FCA to crack down on “Buy now, pay later” market

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The logo of Swedish payment provider Klarna. Photo: Thomas Trutschel / Photothek via Getty Images

The UK financial watchdog has been called on to urgently bring the ‘buy now, pay later’ credit market under control, which has exploded during the pandemic.

The Financial Conduct Authority (FCA) published the Woolard review on the unsecured credit market on Tuesday. The 68-page report, written by the former chief executive of FCA, makes more than 20 recommendations on how to reform the unsecured loan market, including a call to “urgently” begin to regulate “buy now,” pay later ‘(BNPL) credit providers. .

The government quickly responded by saying it would give FCA new powers to control the market.

Watch: Should I pay off my debts or save money during the coronavirus pandemic?

“New ways of borrowing and the impact of the pandemic are changing the market, with billions of pounds now in unregulated transactions and millions of consumers at greater risk of financial hardship,” said Christopher Woolard, former director FCA Acting General and FCA President. the article.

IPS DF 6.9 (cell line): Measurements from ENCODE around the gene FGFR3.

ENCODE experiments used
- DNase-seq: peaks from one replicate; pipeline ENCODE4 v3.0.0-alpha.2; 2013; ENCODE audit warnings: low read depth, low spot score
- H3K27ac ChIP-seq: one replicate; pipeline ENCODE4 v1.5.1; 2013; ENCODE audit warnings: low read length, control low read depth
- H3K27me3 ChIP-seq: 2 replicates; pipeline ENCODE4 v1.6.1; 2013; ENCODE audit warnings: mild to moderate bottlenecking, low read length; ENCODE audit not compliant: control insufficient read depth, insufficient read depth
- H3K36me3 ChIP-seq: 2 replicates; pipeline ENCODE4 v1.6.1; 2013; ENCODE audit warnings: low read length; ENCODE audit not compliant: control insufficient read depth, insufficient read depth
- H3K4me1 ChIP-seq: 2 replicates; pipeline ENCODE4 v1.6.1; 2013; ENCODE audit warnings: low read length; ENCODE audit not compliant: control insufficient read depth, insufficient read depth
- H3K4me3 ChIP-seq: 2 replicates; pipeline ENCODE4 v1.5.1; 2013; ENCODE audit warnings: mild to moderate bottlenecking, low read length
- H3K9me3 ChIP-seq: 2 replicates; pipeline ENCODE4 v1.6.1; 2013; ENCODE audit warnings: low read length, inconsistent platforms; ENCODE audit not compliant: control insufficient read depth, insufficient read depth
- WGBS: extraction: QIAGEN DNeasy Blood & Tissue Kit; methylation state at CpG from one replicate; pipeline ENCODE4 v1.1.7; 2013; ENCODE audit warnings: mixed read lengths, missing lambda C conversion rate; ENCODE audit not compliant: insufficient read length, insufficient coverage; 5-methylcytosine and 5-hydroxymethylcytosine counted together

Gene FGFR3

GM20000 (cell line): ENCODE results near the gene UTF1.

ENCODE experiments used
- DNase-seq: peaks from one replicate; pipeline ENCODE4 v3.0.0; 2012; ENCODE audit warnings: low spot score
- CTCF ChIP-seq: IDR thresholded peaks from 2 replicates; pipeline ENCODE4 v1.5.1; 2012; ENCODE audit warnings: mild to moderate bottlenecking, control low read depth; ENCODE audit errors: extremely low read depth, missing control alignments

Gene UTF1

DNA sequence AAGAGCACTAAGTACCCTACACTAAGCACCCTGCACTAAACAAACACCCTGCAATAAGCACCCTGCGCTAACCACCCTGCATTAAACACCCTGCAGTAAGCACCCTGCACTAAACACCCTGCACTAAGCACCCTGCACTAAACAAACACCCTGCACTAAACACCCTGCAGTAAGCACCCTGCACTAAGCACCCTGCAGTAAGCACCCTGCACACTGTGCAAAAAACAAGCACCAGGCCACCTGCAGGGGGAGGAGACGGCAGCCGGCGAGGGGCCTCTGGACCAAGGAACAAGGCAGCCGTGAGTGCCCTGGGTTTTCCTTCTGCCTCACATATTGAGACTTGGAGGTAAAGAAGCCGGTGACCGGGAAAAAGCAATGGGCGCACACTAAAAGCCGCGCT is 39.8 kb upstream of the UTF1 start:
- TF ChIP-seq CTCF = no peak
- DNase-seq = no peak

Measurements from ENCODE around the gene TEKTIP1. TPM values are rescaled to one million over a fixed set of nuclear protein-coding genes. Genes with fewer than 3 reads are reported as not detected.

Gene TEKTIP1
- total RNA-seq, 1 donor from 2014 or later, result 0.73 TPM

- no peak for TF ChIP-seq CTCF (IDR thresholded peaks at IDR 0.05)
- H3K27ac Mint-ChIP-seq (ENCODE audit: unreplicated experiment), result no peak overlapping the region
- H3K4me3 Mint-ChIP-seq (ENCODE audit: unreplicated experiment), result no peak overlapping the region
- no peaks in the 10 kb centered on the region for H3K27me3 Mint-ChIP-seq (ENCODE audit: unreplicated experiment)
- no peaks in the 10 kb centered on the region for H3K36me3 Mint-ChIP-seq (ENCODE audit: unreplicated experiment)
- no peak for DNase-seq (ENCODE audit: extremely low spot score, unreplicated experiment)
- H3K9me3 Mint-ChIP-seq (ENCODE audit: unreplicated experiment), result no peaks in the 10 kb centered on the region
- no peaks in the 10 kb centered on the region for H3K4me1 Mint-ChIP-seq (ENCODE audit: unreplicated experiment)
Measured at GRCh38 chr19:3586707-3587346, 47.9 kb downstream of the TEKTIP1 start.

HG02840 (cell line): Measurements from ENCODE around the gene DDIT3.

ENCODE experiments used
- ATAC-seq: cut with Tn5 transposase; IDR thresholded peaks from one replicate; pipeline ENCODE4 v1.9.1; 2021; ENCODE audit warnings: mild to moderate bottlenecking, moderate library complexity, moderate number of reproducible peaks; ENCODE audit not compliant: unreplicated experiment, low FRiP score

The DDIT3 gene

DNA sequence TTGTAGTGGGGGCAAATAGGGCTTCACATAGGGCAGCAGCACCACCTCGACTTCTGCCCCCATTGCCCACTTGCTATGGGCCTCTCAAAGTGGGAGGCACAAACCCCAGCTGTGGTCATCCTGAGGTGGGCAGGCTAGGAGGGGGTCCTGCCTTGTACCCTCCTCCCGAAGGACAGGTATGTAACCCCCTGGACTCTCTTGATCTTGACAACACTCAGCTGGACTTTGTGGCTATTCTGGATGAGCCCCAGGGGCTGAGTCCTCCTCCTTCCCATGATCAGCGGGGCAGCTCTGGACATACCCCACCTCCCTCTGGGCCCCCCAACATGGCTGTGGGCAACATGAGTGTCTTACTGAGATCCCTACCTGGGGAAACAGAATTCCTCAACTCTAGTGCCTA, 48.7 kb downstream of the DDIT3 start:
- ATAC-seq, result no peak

“Changes are urgently needed: getting BNPL to regulate to protect consumers; ensure that there is a secure provision of debt counseling to help anyone who may need it; and maintain a sustained regulatory response to the pandemic. “

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BNPL products allow consumers to purchase a product online by filling in minimal details online, such as phone number and email address. They then make future installment payments to reimburse the cost. Popular providers include Swedes Klarna and ClearPay, both of which work with brands like Asos (ASC.L) and Boohoo (BOO.L) and Australian Afterpay.

BNPL usage quadrupled in 2020, according to the Woolard Review, from almost nothing to around 1% of the UK credit market. More than 5 million people have used this type of payment plan since the start of the COVID-19 pandemic and the market is now worth £ 2.7 billion ($ 3.7 billion). BNPL providers generally do not charge interest, which means they are not covered by current credit regulations.

Service providers claim that their interest-free payment plans make it easier for consumers to manage their money. However, campaigners fear the BNPL deals mean consumers can lose track of how much they owe and contribute to problematic debt. Labor MP Stella Creasy last month called the market a “financial scandal to come”.

Woolard said people “shouldn’t demonize” BNPL but said the market was “riddled with problems”. The lack of communication within the industry means consumers can easily take on debt up to £ 1,000 by taking out plans with different providers, he said.

READ MORE: COVID-19 Will Definitely Change The Way We Shop, Says Klarna CEO

“They all effectively fly blind to some extent,” Woolard told reporters.